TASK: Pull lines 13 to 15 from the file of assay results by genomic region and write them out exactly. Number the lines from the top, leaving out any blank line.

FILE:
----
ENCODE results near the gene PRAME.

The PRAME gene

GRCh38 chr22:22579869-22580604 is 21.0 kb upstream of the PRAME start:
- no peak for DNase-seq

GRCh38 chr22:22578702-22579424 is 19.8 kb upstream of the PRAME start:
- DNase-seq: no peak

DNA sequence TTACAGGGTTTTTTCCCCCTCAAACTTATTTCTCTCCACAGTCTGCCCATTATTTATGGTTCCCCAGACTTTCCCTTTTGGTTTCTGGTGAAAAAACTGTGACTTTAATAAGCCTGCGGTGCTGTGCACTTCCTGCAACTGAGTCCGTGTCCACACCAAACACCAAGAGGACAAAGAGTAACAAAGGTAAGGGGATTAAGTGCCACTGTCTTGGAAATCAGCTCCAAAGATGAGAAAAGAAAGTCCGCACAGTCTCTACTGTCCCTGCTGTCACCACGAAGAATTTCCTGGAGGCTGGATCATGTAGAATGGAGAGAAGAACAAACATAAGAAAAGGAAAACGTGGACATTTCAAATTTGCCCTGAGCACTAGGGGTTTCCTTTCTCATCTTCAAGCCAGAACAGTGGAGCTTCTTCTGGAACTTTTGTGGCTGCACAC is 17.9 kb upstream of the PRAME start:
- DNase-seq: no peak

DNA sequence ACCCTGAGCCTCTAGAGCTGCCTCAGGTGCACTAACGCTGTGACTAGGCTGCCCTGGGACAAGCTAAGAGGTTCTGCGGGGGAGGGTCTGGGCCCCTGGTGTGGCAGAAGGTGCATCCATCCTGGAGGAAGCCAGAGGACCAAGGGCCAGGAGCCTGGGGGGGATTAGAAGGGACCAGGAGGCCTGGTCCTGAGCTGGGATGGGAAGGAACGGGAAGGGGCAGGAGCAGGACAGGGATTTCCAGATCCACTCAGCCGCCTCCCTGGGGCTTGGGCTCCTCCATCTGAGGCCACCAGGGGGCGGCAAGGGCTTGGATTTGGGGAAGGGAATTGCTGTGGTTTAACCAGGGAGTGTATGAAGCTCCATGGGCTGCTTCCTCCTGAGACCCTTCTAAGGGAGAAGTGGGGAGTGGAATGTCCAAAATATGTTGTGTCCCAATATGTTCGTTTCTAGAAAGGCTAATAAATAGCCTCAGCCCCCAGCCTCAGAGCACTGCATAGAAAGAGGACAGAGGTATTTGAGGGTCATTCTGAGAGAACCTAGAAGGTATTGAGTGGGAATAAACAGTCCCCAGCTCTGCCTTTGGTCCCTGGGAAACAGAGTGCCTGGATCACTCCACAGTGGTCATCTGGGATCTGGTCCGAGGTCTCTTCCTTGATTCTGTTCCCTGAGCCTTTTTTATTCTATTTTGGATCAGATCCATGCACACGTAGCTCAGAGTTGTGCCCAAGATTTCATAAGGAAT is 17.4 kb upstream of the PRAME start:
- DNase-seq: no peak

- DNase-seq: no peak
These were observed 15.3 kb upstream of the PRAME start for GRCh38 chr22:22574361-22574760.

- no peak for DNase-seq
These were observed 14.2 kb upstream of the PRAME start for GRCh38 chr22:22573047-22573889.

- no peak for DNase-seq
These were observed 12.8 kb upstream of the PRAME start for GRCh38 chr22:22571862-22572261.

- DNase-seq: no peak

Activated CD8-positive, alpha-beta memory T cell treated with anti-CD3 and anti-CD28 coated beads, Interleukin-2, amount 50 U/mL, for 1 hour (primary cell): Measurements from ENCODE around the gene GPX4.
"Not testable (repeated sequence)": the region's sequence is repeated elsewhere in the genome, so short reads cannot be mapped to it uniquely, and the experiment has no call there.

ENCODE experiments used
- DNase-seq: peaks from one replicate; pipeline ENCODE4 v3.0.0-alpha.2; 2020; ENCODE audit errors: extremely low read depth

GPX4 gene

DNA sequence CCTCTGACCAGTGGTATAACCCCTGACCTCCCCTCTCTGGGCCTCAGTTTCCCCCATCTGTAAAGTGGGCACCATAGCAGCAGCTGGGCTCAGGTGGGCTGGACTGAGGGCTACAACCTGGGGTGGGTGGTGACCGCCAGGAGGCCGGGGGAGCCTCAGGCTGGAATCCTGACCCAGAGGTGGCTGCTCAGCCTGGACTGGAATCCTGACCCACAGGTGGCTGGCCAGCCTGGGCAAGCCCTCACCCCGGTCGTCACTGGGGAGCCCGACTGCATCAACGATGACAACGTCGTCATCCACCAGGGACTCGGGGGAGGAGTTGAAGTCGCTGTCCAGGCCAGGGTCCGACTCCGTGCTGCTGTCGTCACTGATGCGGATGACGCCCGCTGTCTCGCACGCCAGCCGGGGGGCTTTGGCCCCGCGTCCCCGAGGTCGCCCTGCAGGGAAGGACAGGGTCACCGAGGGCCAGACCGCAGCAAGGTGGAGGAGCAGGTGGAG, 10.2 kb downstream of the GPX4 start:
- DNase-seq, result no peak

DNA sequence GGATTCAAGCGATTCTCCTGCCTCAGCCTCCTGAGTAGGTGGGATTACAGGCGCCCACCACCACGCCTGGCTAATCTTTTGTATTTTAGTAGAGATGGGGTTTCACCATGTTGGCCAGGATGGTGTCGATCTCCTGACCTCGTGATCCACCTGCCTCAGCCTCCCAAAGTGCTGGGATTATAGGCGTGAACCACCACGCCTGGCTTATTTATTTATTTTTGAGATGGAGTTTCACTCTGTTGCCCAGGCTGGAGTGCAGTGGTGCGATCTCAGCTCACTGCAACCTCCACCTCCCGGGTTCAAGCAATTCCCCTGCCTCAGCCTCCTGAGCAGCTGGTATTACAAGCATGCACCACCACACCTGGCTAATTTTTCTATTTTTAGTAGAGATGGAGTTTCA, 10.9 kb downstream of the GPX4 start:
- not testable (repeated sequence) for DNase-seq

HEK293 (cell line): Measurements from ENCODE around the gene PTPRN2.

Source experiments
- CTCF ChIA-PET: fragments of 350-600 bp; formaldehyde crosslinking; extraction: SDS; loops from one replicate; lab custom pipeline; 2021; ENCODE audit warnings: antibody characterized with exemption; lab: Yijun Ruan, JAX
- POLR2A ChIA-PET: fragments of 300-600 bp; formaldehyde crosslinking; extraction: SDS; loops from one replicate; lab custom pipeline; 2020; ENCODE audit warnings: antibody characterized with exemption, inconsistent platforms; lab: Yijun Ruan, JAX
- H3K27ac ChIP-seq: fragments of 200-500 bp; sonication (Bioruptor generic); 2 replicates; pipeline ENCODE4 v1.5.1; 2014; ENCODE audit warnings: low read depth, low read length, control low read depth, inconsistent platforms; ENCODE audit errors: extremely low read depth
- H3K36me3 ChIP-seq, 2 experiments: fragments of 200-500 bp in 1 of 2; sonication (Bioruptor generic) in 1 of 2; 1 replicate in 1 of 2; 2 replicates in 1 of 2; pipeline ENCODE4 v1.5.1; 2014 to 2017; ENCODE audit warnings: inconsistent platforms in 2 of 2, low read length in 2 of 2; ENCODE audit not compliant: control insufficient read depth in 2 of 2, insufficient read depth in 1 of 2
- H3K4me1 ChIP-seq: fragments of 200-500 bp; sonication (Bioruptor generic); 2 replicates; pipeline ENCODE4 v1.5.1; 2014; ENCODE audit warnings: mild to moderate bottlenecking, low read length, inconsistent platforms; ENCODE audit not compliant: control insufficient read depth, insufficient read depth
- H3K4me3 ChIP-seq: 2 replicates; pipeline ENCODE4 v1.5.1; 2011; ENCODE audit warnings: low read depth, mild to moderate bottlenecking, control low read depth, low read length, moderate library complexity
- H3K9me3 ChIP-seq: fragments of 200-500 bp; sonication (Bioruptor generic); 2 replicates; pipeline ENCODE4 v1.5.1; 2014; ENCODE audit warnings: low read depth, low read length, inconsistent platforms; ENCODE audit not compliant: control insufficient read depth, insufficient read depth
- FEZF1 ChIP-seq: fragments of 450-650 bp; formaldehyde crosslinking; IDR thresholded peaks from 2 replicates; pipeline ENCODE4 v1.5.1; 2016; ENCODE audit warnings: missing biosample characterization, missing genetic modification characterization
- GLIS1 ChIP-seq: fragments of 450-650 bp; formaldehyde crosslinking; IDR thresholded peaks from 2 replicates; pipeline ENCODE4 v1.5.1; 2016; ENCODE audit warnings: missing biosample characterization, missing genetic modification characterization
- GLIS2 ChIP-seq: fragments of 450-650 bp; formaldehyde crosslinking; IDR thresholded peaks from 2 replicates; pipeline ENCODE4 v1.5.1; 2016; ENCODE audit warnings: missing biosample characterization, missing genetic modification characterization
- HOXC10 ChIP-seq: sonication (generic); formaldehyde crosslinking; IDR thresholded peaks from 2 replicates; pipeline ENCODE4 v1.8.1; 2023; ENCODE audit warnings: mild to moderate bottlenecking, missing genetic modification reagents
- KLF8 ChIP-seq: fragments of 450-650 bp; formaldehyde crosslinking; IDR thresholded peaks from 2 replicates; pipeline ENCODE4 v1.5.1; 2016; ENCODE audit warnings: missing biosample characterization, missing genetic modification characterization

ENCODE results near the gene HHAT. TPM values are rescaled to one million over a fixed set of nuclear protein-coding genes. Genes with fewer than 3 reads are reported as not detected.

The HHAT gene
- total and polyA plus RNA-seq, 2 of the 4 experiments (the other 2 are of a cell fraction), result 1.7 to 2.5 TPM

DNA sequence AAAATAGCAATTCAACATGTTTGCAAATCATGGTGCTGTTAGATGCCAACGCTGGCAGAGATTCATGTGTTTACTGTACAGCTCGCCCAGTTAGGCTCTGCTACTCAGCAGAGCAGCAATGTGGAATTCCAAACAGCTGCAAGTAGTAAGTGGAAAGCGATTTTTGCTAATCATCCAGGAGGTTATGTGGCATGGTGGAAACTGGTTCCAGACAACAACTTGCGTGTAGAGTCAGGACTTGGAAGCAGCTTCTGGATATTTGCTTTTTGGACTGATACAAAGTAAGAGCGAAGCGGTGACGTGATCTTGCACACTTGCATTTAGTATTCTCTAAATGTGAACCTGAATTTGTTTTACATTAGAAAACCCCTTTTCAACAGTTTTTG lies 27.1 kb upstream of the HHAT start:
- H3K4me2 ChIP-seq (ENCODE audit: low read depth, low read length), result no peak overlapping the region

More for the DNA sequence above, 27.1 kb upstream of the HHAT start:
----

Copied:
- no peak for DNase-seq
These were observed 14.2 kb upstream of the PRAME start for GRCh38 chr22:22573047-22573889.

- no peak for DNase-seq